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Understanding ACI Hardware and Topologies

Chapter Description

ACI is designed to allow small and large enterprises and service providers to build massively scalable data centers using a relatively small number of very flexible topologies. In this sample chapter from CCNP Data Center Application Centric Infrastructure 300-620 DCACI Official Cert Guide, the author team details the topologies with which an ACI fabric can be built or extended.

APIC Clusters

The ultimate size of an APIC cluster should be directly proportionate to the size of the Cisco ACI deployment. From a management perspective, any active APIC controller in a cluster can service any user for any operation. Controllers can be transparently added to or removed from a cluster.


APICs can be purchased either as physical or virtual appliances. Physical APICs are 1 rack unit (RU) Cisco C-Series servers with ACI code installed and come in two different sizes: M for medium and L for large. In the context of APICs, “size” refers to the scale of the fabric and the number of endpoints. Virtual APICs are used in ACI mini deployments, which consist of fabrics with up to two spine switches and four leaf switches.


As hardware improves, Cisco releases new generations of APICs with updated specifications. At the time of this writing, Cisco has released three generations of APICs. The first generation of APICs (M1/L1) shipped as Cisco UCS C220 M3 servers. Second-generation APICs (M2/L2) were Cisco UCS C220 M4 servers. Third-generation APICs (M3/L3) are shipping as UCS C220 M5 servers.

Table 2-2 details specifications for current M3 and L3 APICs.

Table 2-2 M3 and L3 APIC Specifications





2x 1.7 GHz Xeon scalable 3106/85W 8C/11MB cache/DDR4 2133MHz

2x 2.1 GHz Xeon scalable 4110/85W 8C/11MB cache/DDR4 2400MHz


6x 16 GB DDR4-2666-MHz RDIMM/PC4-21300/single rank/x4/1.2v

12x 16 GB DDR4-2666-MHz RDIMM/PC4-21300/single rank/x4/1.2v

Hard drive

2x 1 TB 12G SAS 7.2K RPM SFF HDD

2x 2.4 TB 12G SAS 10K RPM SFF HDD (4K)

Network cards

1x Cisco UCS VIC 1455 Quad Port 10/25G SFP28 CNA PCIE

1x Cisco UCS VIC 1455 Quad Port 10/25G SFP28 CNA PCIE

Note in Table 2-2 that the only differences between M3 and L3 APICs are the sizes of their CPUs, memory, and hard drives. This is because fabric growth necessitates that increased transaction rates be supported, which drives up compute requirements.

Table 2-3 shows the hardware requirements for virtual APICs.

Table 2-3 Virtual APIC Specifications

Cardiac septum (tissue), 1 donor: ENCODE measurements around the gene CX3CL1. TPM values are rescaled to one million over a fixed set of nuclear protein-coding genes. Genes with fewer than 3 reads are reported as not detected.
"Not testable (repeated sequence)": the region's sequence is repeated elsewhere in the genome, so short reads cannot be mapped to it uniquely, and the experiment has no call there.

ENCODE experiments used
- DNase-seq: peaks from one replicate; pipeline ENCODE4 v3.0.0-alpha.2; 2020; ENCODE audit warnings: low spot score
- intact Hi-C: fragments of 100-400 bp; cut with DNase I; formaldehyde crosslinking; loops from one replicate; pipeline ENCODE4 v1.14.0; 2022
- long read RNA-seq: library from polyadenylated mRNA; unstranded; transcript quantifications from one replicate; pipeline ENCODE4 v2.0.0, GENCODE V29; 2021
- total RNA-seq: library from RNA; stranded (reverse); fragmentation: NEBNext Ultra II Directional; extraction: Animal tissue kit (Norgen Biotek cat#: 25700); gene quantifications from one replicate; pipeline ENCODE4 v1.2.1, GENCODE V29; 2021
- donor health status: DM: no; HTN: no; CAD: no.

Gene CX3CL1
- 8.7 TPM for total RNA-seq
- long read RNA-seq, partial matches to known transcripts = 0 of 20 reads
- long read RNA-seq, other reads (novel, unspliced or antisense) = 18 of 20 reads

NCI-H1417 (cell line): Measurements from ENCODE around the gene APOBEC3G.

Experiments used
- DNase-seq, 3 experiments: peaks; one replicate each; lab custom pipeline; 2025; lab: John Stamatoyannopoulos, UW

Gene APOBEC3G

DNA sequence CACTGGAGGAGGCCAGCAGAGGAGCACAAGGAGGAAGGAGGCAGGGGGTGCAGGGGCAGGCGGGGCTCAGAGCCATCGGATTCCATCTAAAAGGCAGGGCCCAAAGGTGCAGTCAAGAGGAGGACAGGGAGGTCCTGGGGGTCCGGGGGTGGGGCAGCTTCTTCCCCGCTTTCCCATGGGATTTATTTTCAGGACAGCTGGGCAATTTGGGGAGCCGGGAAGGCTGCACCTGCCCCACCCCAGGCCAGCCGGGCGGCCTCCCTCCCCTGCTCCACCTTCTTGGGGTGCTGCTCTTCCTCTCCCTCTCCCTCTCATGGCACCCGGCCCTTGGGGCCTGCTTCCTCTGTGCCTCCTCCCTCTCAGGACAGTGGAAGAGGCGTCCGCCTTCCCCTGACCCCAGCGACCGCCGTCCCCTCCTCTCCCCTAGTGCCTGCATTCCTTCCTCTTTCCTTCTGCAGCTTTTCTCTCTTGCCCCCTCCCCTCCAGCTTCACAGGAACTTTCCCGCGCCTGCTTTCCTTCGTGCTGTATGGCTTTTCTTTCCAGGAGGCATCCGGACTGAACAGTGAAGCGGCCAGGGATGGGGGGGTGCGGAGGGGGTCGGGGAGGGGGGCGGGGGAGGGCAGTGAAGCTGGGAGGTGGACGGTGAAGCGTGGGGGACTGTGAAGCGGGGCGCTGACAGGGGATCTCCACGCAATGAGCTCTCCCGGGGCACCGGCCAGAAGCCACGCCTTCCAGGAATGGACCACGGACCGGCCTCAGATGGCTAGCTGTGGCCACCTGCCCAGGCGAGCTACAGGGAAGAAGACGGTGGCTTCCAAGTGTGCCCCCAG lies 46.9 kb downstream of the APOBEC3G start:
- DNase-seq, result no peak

Virtual APIC


8 vCPUs


32 GB

Hard drive*

300 GB HDD

100 GB SSD

Supported ESXi hypervisor version

6.5 or above

* A VM is deployed with two HDDs.

APIC Cluster Scalability and Sizing

APIC cluster hardware is typically purchased from Cisco in the form of a bundle. An APIC bundle is a collection of one or more physical or virtual APICs, and the bundle that needs to be purchased depends on the desired target state scalability of the ACI fabric.

Table 2-4 shows currently available APIC cluster hardware options and the general scalability each bundle can individually achieve.

Table 2-4 APIC Hardware Bundles

Part Number

Number of APICs

General Scalability

APIC-CLUSTER-XS (ACI mini bundle)

1 M3 APIC, 2 virtual APICs, and 2 Nexus 9332C spine switches

Up to 2 spines and 4 leaf switches


3 M3 APICs

Up to 1200 edge ports


3 L3 APICs

More than 1200 edge ports

APIC-CLUSTER-XS specifically addresses ACI mini fabrics. ACI mini is a fabric deployed using two Nexus 9332C spine switches and up to four leaf switches. ACI mini is suitable for lab deployments, small colocation deployments, and deployments that are not expected to span beyond four leaf switches.

APIC-CLUSTER-M3 is designed for medium-sized deployments where the number of server ports connecting to ACI is not expected to exceed 1200, which roughly translates to 24 leaf switches.

APIC-CLUSTER-L3 is a bundle designed for large-scale deployments where the number of server ports connecting to ACI exceeds or will eventually exceed 1200.

Beyond bundles, Cisco allows customers to purchase individual APICs for the purpose of expanding an APIC cluster to enable further scaling of a fabric. Once a fabric expands beyond 1200 edge ports, ACI Verified Scalability Guides should be referenced to determine the optimal number of APICs for the fabric.